When you go through a divorce in Georgia, you have to resolve four main issues: equitable division of assets, child custody, child support, and alimony. Whether you are a millionaire, buried in debt, or somewhere in between, the general issues remain the same. For equitable division, it does not matter how many marital assets a couple has, or the value of those assets. Whatever the financial status, the assets will be divided equitably, according to the facts of the case. This is also true for alimony, which is based upon one party’s need and the other party’s ability to pay. O.C.G.A. § 19-6-1(c). Certainly, in some situations, one spouse’s ability to pay the alimony may be greater than in others, but the balancing test remains the same. For child support in Georgia, both party’s incomes are plugged into the child support worksheets along with other known expenses for the children. O.C.G.A. § 19-6-15. Deviations can be made for high income (more than $30,000/month) or low income but, again, the basic calculation works the same way. O.C.G.A. § 19-6-15(i)(2)(A) and (B).
As an example of the above, consider the pending divorce case of hedge fund billionaire Ken Griffin and his wife. Billionaire Ken Griffin’s wife wants $1 million a month in divorce, by Jillian Eugenios, CNN Money, February 24, 2015. The couple has been married for 12 years and has three young children together. Mrs, Griffin submitted a budget with her divorce filing which details the amount of money she needs each month and includes $160,000/month for hotels, $2,000/month for stationery, $14,000/month for food, and $300,000/month for a private jet. Overall, Mrs. Griffin says she needs $1 million a month for expenses for the children. Not surprisingly, Mr. Griffin has scoffed at these numbers, saying these expenses are not really for the children. In addition, the article states that Mrs. Griffin is worth $50 million on her own and, thus, Mr. Griffin is arguing that she can pay for her own monthly expenses.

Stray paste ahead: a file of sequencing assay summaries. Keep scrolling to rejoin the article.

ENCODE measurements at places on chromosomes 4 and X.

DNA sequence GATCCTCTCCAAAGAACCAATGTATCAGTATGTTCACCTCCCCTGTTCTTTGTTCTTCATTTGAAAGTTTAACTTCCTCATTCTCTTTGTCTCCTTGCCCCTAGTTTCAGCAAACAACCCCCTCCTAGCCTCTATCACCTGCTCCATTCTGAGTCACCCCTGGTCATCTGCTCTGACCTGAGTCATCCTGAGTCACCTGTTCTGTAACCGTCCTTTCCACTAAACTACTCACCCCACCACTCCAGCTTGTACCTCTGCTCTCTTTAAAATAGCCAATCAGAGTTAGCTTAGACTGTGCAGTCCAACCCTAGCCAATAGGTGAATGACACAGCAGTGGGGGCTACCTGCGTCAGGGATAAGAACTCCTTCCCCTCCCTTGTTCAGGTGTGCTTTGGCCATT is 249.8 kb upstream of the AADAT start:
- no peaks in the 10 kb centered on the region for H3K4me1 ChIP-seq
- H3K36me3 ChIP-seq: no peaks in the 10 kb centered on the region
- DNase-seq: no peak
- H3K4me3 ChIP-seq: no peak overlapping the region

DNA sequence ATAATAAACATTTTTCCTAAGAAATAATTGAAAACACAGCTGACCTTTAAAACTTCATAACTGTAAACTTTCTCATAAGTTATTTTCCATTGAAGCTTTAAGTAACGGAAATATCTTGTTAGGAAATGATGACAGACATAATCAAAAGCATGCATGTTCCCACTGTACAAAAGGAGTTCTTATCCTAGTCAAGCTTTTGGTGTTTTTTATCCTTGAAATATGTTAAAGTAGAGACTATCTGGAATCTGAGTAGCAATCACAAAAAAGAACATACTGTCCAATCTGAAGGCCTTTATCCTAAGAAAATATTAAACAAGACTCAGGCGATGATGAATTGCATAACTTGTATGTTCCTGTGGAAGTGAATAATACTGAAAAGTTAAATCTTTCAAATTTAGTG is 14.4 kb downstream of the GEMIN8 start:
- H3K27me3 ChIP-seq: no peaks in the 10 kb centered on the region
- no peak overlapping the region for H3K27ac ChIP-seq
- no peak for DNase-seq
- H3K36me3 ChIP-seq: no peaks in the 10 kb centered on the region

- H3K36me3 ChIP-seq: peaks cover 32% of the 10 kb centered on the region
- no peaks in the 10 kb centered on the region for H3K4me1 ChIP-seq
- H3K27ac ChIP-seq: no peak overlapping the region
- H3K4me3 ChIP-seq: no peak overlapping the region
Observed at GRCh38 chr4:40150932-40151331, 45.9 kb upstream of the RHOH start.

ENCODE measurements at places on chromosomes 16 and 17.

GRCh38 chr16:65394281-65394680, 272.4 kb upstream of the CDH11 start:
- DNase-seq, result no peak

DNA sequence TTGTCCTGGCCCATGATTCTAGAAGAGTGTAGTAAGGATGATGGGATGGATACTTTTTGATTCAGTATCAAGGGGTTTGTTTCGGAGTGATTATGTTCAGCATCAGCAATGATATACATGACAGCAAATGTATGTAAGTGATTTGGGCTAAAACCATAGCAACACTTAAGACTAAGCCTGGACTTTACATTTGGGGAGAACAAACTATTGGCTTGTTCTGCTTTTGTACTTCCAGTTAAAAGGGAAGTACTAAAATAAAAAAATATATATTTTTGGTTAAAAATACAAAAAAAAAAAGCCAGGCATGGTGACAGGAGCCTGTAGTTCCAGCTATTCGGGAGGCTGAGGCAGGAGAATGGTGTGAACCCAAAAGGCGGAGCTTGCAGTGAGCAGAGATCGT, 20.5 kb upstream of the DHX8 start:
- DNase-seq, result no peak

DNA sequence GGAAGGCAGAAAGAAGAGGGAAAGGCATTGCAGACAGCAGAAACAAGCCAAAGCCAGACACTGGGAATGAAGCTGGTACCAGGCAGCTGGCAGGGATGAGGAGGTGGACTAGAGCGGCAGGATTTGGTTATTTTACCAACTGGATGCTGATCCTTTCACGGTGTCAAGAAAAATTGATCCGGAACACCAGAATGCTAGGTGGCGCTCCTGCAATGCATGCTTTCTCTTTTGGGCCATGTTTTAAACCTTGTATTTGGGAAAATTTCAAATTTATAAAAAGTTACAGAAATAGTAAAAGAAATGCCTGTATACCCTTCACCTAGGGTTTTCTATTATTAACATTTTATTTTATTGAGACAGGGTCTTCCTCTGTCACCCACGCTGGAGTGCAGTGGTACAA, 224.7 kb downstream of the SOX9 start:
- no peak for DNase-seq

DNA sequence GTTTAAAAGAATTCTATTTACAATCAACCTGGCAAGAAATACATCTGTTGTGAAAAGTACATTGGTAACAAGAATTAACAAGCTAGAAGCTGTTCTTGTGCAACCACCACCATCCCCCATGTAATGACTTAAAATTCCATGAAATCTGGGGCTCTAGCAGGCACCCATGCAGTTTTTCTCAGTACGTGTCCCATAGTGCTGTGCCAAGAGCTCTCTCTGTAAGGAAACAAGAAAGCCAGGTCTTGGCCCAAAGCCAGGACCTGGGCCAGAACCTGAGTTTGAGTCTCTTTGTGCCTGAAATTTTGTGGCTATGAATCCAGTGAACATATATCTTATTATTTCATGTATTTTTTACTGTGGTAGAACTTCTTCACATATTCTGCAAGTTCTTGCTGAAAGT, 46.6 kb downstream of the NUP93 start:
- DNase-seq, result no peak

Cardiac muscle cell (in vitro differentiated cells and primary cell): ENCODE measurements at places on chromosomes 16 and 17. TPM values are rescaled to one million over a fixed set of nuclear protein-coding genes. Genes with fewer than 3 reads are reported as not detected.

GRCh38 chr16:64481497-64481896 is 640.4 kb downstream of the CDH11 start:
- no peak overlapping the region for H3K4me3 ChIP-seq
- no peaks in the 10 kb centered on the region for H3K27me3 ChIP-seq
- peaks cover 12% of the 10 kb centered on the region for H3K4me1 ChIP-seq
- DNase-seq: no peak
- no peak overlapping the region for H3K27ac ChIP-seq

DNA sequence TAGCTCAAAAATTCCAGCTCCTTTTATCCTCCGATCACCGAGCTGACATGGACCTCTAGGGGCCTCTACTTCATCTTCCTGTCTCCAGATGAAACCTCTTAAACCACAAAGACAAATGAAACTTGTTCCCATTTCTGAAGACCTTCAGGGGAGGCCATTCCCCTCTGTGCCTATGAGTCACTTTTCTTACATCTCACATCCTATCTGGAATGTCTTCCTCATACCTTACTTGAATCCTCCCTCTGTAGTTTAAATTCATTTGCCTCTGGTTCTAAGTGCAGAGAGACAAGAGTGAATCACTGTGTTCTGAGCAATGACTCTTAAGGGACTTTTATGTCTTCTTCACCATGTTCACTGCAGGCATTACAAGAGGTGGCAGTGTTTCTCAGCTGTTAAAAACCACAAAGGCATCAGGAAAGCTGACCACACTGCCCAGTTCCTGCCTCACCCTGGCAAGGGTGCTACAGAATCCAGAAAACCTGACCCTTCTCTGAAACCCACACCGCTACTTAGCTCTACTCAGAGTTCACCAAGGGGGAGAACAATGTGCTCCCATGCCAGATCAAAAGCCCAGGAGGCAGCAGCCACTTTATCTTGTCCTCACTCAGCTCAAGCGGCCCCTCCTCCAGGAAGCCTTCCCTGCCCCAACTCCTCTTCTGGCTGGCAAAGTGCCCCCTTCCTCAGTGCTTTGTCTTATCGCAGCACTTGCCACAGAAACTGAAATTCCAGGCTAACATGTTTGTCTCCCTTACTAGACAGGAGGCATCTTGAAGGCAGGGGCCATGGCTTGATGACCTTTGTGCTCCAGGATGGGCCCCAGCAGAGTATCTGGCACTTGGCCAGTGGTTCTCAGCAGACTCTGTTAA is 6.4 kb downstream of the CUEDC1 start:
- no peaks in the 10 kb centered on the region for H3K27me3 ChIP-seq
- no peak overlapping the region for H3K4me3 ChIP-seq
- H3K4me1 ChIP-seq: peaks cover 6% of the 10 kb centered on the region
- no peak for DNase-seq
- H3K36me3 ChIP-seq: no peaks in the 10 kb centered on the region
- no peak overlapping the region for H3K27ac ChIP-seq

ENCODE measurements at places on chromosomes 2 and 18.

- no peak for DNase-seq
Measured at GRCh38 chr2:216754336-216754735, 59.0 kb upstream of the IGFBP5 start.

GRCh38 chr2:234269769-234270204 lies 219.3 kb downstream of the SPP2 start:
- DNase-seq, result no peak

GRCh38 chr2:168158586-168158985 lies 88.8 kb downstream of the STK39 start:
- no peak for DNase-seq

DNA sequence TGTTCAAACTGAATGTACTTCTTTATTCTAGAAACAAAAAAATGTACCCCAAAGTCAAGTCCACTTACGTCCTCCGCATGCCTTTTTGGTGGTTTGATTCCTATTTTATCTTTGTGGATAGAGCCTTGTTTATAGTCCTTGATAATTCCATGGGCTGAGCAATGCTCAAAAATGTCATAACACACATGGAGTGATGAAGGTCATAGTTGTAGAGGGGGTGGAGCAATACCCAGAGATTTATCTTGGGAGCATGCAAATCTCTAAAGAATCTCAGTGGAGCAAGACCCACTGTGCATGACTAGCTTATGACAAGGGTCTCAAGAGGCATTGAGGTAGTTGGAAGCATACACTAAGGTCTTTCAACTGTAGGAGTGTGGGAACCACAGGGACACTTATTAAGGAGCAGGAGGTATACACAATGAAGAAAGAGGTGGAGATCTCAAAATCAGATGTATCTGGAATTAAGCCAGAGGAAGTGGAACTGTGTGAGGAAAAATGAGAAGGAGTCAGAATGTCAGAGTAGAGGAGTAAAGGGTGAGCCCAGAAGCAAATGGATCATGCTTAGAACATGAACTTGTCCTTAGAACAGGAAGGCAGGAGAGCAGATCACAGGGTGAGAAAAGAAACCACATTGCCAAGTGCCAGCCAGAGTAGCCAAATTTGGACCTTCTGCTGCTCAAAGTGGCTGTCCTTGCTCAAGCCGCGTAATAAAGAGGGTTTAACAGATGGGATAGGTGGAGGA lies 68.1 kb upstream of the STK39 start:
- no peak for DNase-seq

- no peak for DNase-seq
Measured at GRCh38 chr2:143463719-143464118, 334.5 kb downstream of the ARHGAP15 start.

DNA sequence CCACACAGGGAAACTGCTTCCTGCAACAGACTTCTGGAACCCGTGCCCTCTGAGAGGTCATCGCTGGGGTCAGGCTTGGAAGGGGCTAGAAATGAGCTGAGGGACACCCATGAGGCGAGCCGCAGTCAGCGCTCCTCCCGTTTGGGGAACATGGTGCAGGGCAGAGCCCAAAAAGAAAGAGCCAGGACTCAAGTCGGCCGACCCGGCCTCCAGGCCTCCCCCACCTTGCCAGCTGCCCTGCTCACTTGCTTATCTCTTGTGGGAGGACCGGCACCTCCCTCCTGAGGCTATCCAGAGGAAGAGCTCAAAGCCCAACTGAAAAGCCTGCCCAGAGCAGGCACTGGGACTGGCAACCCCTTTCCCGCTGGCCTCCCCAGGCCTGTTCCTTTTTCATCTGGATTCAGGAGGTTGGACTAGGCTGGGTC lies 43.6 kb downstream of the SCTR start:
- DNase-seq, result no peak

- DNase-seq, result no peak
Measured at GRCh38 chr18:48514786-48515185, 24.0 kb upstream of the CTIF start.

If this case were in Georgia, the court would look at many factors in determining alimony, including the standard of living established during the marriage. O.C.G.A. § 19-6-5(a)(1). However, it would also look at the financial resources of each party. O.C.G.A. § 19-6-5(a)(4). In a situation such as this, the court may find that Mrs. Griffin does not need any alimony because she has sufficient financial resources of her own. On the other hand, a court may find that she does need some alimony to retain the standard of living the parties had prior to the divorce. As far as child support, if this case were in Georgia, the high-income deviation might kick in on both sides in this case. The noncustodial parent will be paying some amount of child support just as any other noncustodial parent would.
Even though this case deals with many more zeros that the typical divorce case, no one is above the law. If alimony is appropriate under the facts of the case, it will be awarded. If there are children of the marriage, some amount of child support will be awarded. The court will look at the facts of the case and make a determination, just as in any other divorce case.